This is the first distinction between believers and unbelievers. Nobody is without sin. But the way we deal with our sin and our guilt is very different when we're a Christian. The unbeliever will tend to justify themselves when they do wrong, or they may even blame and hate themselves. But a Christian will confess their sin to God in repentance, owning their sin and yet finding forgiveness to move forward.

In chapter 2, John begins to talk about another key distinction between true and false Christianity:

And by this we know that we have come to know him, if we keep his commandments. (1 John 2:3)

Now, John has just said that we are all sinners, and yet a true Christian keeps Christ's commandments. He means that it is our constant desire to obey them, though we fail to do so perfectly. That desire affects our behaviour so that we do actually go about our lives in obedience to Christ's commandments. All people do genuinely do good because of the moral sense God has given to all mankind, but an unbeliever doesn't generally understand this, and so they fail to give God the glory in the works that they do. But a Christian is consciously desiring to do the will of God in everything they do.

The major Biblical distinctive for Christians is love. Jesus said “By this all people will know that you are my disciples, if you have love for one another.” (John 13:35). John makes this a strong point in his epistle, too:

For this is the message that you have heard from the beginning, that we should love one another. … But if anyone has the world's goods and sees his brother in need, yet closes his heart against him, how does God's love abide in him?” (1 John 3:11,17)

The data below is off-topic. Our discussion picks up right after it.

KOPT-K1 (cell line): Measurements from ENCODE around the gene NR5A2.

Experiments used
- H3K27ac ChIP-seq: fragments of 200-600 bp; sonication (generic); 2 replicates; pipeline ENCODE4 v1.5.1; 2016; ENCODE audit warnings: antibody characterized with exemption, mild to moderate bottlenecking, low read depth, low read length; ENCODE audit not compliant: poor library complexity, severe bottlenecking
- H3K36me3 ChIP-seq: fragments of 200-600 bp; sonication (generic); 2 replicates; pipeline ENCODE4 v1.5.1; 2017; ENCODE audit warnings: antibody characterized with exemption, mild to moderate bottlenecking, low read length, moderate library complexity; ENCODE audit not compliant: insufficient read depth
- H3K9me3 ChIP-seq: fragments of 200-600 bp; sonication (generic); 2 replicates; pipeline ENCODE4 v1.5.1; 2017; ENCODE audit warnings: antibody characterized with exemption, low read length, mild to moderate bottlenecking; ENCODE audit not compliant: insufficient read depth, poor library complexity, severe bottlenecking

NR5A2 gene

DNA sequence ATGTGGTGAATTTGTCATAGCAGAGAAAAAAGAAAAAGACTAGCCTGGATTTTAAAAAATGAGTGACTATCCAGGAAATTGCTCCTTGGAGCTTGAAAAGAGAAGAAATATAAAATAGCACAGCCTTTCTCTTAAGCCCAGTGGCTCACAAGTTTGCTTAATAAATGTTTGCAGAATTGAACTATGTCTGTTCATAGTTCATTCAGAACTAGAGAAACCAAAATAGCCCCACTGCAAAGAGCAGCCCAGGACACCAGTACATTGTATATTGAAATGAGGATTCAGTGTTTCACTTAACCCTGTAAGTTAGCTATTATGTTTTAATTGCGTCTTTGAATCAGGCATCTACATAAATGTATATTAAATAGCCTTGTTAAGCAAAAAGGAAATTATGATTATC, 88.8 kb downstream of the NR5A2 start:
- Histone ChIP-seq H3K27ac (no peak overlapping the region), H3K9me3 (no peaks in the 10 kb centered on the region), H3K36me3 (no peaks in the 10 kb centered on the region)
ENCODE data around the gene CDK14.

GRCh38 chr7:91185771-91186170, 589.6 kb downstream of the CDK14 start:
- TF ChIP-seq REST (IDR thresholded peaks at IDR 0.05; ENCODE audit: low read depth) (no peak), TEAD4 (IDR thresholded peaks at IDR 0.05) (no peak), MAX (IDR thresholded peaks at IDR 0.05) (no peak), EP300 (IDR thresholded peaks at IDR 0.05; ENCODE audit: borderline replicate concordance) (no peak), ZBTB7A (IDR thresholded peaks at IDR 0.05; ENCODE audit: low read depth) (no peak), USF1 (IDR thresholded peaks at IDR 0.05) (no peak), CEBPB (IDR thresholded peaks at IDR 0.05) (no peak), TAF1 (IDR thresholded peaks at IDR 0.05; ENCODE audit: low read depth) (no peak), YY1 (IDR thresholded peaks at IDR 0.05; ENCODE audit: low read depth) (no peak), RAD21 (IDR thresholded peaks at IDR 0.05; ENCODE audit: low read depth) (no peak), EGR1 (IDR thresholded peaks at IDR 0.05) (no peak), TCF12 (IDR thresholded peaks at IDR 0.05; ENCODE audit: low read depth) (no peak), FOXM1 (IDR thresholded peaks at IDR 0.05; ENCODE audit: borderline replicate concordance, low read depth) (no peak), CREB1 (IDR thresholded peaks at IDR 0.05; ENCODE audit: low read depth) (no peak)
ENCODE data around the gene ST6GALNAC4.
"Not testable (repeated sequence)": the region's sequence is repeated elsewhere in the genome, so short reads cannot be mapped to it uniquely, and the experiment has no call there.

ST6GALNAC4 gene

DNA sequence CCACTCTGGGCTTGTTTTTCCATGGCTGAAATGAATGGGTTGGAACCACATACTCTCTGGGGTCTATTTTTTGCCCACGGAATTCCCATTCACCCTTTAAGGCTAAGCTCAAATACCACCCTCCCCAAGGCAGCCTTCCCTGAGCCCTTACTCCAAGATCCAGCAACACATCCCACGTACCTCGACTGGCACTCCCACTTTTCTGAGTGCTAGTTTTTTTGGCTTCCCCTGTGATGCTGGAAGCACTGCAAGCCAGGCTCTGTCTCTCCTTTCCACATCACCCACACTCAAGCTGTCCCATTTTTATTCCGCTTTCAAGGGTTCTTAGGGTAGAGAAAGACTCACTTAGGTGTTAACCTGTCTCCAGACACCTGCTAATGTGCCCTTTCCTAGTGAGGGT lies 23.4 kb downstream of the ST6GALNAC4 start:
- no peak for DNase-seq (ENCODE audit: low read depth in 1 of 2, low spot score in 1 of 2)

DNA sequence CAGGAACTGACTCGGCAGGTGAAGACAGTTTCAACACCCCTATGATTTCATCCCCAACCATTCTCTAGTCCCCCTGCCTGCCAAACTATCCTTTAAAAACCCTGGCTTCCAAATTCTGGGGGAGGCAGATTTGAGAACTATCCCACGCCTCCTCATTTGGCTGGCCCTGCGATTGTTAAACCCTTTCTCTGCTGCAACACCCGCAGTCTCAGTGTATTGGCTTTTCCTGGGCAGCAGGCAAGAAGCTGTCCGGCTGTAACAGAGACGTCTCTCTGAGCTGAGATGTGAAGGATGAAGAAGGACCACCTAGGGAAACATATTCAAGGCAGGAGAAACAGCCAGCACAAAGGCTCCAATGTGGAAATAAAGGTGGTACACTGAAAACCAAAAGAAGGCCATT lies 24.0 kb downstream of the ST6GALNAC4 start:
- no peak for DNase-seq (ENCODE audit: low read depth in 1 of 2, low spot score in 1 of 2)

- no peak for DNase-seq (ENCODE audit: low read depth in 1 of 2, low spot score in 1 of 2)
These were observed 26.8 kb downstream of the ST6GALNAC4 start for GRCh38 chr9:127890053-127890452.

The love that a Christian has for others comes from God. We love others because God is expressing His love for them through us. This is why it is impossible for a Christian not to love others. “We ought to love others in the same way that a fish ought to swim,” as I heard a  preacher say once. John says in chapter 2 “Whoever says he is in the light and hates his brother is still in darkness.” (1 John 2:9). Now because we are all made in the image of God, we all do experience love for others. But it is easy to love those who love us, or if it won't cost us anything. To even love one's enemies, or to sacrifice much for the sake of another; that is the love of God in us. The Christian life is characterized by this kind of love.

The final point which I'd like to highlight from 1 John is this... “Whoever confesses that Jesus is the Son of God, God abides in him, and he in God.” (1 John 4:15). Believing that Jesus Christ is the Son of God, and the Saviour of mankind, is absolutely essential to being a genuine Christian. In fact, all that we've said so far illustrate a life where Christ is central; where He is the motivation for all that we do, and the very source of our love and our desires. Unless you have that, all of your love for others and your moral lifestyle are not sufficient to save you. John reminds us of this...

Whoever has the Son has life; whoever does not have the Son of God does not have life. (1 John 5:12)